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When they won the 2011 Nobel Prize in economics for their research on the causes and effects of government policy on the macroeconomy, Thomas Sargent and Christopher Sims were given a unique opportunity to connect their academic work to actual government action. They had spent their professional lives studying macroeconomic policy,and here we were in the middle of a macroeconomic crisis with the entire policymaking world anxious to hear what they had to say. How do tax cuts affect GDP? How should the government respond to sluggish growth and a terrible labor market? Might we experience serious inflation? Is fiscal stimulus effective? Everyone was listening — now was Sargent and Sims’ chance to let the world know their policy prescriptions.
The first questions the press asked the new laureates went right to the heart of the matter: Had the U.S. government responded appropriately to the Great Recession and what should it do to create jobs and support the economy?
Sims’ answer was fascinating:
I think part of the point of this prize in the area that we work in is that answers to questions like that require careful thinking, a lot of data analysis, and that the answers are not likely to be simple. So that asking Tom [Sargent] and me for answers off the top of our heads to these questions — you shouldn’t expect much from us. My own view is that what we ought to do is the kind of thing that Chairman Ben Bernanke has urged the U.S. government to do: make good long-run plans for resolving our budget difficulties without imposing severe fiscal stringency in the short-run and that accommodative monetary policy is a good idea. But these are not very original ideas. I think 80 percent of the economics profession would agree with this. The problem is to figure out how in the real world to get these things done.1
His answer echoed his response in another interview, quoted in The New York Times: “‘The methods that I’ve used and that Tom [Sargent] has developed are central for finding our way out of this mess,’ [Sims] said. But asked for specific policy conclusions of his research, he responded, ‘If I had a simple answer, I would have been spreading it around the world.'”2
Those answers are a model of how academic economists should behave when facing questions about specific policy. It is extremely difficult to take the results in an academic journal article and apply them to real-world policy questions because the method used in much of economics research is to start with assumptions and to derive conclusions from them. Much of economics research is a series of if-then statements. But as economists readily admit, the ifs are often wildly incorrect. That is not a problem for academic research, in which all results come with a long list of caveats and in which readers are professional economists who spend years in PhD programs learning the caveats. But it does present a problem for economists who try to base specific real-world policy prescriptions on highly stylized models.
Peter Diamond, also a Nobel laureate, and Emmanuel Saez, both eminent and widely respected economists, agree. In a 2011 essay on tax policy they wrote, “When done well, moving from mathematical results, theorems, or calculated examples to policy recommendations is a subtle process.”3 Diamond and Saez have outlined three conditions under which “a theoretical result can be fruitfully used as part of forming a policy recommendation”:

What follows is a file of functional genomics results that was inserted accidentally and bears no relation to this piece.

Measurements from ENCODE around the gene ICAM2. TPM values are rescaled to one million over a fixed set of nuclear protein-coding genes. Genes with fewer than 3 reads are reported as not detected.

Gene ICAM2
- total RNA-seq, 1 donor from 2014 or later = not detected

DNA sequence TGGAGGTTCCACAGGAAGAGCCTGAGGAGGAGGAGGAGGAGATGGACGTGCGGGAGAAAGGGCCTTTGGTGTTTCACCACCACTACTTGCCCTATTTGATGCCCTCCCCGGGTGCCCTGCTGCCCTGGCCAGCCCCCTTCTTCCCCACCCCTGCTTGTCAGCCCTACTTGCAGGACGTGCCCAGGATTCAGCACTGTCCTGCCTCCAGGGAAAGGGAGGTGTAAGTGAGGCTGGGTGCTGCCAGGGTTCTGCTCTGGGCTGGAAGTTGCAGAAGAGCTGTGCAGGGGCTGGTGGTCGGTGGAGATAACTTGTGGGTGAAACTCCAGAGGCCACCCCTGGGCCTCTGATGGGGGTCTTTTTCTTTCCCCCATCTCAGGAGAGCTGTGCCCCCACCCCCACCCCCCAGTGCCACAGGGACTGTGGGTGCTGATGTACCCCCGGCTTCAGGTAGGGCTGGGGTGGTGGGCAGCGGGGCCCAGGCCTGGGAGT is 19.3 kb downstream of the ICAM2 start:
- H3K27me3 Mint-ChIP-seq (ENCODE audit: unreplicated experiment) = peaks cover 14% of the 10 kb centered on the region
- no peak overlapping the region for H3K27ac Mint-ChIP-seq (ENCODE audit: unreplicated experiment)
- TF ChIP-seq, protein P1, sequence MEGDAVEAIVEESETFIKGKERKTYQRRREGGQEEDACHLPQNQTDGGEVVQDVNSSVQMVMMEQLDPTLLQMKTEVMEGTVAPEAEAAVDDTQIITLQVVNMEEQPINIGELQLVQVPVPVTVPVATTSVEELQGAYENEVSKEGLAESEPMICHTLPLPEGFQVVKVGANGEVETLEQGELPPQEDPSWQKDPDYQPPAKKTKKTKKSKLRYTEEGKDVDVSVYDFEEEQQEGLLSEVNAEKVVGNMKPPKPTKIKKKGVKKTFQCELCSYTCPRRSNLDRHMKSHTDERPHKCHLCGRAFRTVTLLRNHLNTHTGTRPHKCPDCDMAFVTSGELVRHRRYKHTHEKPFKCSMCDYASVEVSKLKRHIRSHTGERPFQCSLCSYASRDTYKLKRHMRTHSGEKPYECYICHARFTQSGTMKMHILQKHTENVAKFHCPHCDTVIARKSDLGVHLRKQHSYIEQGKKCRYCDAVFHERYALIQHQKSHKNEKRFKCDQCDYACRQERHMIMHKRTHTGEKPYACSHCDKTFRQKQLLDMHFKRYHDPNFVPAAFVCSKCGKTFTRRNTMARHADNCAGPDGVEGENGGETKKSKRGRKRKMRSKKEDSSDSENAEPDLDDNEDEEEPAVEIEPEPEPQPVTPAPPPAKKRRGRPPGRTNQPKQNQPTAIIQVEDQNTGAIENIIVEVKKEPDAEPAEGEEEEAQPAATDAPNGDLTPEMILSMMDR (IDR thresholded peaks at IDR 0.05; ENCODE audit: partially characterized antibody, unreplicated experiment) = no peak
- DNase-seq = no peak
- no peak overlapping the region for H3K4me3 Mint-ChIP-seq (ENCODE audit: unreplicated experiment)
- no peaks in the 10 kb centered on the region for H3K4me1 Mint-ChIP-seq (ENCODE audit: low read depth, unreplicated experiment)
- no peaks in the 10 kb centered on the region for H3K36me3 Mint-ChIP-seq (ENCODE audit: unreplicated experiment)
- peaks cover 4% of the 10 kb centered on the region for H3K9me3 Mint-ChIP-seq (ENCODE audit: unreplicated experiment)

First, the result should be based on an economic mechanism that is empirically relevant and offirst order to the problem at hand. Second, the result should be reasonably robust to changes in the modeling assumptions. … Third, the tax policy prescription needs to be implementable — that is, the tax policy needs to be socially acceptable and not too complex relative to the modeling of tax administration and individual responses to tax law. By socially acceptable, we do not mean to limit the choice to currently politically plausible policy options. Rather, we mean there should not be very widely held normative views that make such policies seem implausible and inappropriate at pretty much all times.
Having established those conditions, they then argue that their policy recommendation of significantly higher income taxes on the country’s top earners — summarized in an influential Wall Street Journal op-ed essay — satisfies them.4
We disagree. We do not believe that their model can be used prudently as the basis for the real-world public policy problem of determining the socially optimal top marginal income tax rate.5
Aparna Mathur and Sita Slavov are resident scholars and Michael R. Strain is a research fellow at the American Enterprise Institute.
1 YouTube, ‘‘Princeton News Conference With Nobel Prize in Economics Winners,” uploaded Oct. 10, 2011, available at http://www.youtube.com/watch?v=bVIOClT4Rws.
2 Catherine Rampell, ‘‘2 American Professors Awarded Nobel in Economic Science,” The New York Times, Oct. 10, 2011.
3 Peter Diamond and Emmanuel Saez, ‘‘The Case for a Progressive Tax: From Basic Research to Policy Recommendations,”25 J. Econ. Persp. 165 (2011).
4 Diamond and Saez, ‘‘High Tax Rates Won’t Slow Growth,”The Wall Street Journal, Apr. 23, 2012.
5 We focus on the taxation of labor income. In their Journal of Economic Perspectives 2011 essay and Wall Street Journal op-ed, Diamond and Saez called for increasing tax rates on capital income as a way to reduce tax avoidance opportunities. While there are many arguments against higher taxes on capital, they are outside the scope of this essay, as capital taxation is of secondary importance in Diamond’s and Saez’s recommendation.
For a complete listing of all On the Margin articles, please visit: www.aei.org/onthemargin/.
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